The man who is well pleased with himself, with his prospects, and his whole manner of life will never read the Bible believingly. His entire outlook must be changed before believing Bible study becomes possible. For this reason God often uses the hard experiences of life to prepare His children for believing Bible study. Bereavement, childlessness, loneliness, longings that have never been satisfied, ambitions that have never been fulfilled, vain regrets over lost opportunities, the severe limitations of poverty, the pain and weakness of sickness, and the approach of death – these are the things that bring men low. These are the harrows which God uses to soften hardened hearts. These are the hammers with which He is wont to bend proud necks and make men willing to read His holy Book believingly.

Reader, if you are perishing in the furnace of affliction, or if you are walking in darkness with no light, or if your heart i s fretted with anxieties and corroding cares, or if your will is bound under wretched slavery to sinful lusts, or if your soul is chilled with the fear of death and the unknown, then the Bible is the Book, the only Book for you. For the Bible will show you how your sins may be overcome by the power of Christ and how you may enter into everlasting life through the door of hope and obtain your inheritance in the everlasting glory. If we confess our sins, He is faithful and just to forgives us our sins, and to cleanse us from all unrighteousness (1 John 1:9).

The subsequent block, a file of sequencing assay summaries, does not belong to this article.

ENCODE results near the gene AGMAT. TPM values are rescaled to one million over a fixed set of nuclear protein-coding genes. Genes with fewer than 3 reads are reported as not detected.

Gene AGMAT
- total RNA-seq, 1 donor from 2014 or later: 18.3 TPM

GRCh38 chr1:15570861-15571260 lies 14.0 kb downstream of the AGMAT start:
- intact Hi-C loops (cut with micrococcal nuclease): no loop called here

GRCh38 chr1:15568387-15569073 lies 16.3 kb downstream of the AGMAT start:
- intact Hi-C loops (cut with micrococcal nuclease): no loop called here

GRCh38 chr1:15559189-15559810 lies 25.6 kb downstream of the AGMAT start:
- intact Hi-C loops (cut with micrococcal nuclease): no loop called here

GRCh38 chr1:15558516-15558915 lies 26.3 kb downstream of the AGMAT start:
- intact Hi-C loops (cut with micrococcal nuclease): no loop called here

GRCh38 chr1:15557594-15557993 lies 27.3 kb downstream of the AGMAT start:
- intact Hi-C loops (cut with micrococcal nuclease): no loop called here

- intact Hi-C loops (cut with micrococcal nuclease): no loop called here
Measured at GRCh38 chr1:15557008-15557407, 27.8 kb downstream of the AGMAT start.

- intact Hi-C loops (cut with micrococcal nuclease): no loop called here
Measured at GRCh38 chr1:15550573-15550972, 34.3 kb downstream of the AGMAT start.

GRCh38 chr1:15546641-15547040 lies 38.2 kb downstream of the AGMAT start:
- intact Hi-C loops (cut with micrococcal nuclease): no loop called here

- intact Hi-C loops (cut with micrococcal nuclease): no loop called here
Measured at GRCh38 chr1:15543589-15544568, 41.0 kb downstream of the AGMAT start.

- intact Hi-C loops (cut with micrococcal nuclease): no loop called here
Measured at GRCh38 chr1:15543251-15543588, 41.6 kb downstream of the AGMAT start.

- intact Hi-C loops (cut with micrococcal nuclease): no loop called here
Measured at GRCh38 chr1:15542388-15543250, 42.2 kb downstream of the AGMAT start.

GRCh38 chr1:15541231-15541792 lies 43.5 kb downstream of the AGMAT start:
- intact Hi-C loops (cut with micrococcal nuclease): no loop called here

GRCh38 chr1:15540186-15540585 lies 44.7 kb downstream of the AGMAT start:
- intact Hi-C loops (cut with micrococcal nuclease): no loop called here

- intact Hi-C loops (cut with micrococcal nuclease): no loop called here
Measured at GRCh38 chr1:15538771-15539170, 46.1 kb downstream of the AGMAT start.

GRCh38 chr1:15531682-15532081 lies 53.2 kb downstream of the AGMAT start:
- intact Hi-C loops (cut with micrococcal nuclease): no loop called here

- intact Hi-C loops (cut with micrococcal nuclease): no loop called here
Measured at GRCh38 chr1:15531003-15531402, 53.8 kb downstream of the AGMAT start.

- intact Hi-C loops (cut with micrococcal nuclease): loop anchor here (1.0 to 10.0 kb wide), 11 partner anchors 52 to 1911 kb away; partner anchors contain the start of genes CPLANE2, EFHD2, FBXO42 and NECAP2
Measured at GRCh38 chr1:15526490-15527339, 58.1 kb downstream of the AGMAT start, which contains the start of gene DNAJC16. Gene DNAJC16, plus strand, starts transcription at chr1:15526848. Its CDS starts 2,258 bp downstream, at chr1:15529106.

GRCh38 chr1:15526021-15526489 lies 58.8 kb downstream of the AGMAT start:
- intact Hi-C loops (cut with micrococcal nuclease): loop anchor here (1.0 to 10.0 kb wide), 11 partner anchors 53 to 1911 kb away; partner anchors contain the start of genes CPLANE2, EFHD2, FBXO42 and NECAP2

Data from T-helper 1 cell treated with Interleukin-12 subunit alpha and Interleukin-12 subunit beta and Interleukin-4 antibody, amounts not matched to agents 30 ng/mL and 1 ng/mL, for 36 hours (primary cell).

I include here the cover (front and back) because of the information about the book and its author which may be found there. A search revealed that the book is not yet available on the IBTS website or Amazon. But it may be ordered  through this address (Christian Research Press, P.O. Box13023, Des Moines, IA 50310-0023; phone: 515-249-4304) or by emailing: email@kjv-ibts.org or Christianresearchpress@yahoo.com.

BelievingBibleStudy-EFHills-2014-back_Page_1

 

Proper Gospel Associations and Pursuing Lost Sheep – June “Tabletalk”

Gospel Association by Iain Campbell | Reformed Theology Articles at Ligonier.org.

TT June2014The fourth and final article on this month’s Tabletalk theme (“Guilt by Association” – principles of associating with other Christians and churches) is the one linked above. Written by Dr.Iain Campbell, pastor of a Free Church of Scotland congregation, this article looks at the positive side of Christian associations. That is, why should we seek to be yolked to other believers and churches and what should be our basis for doing so.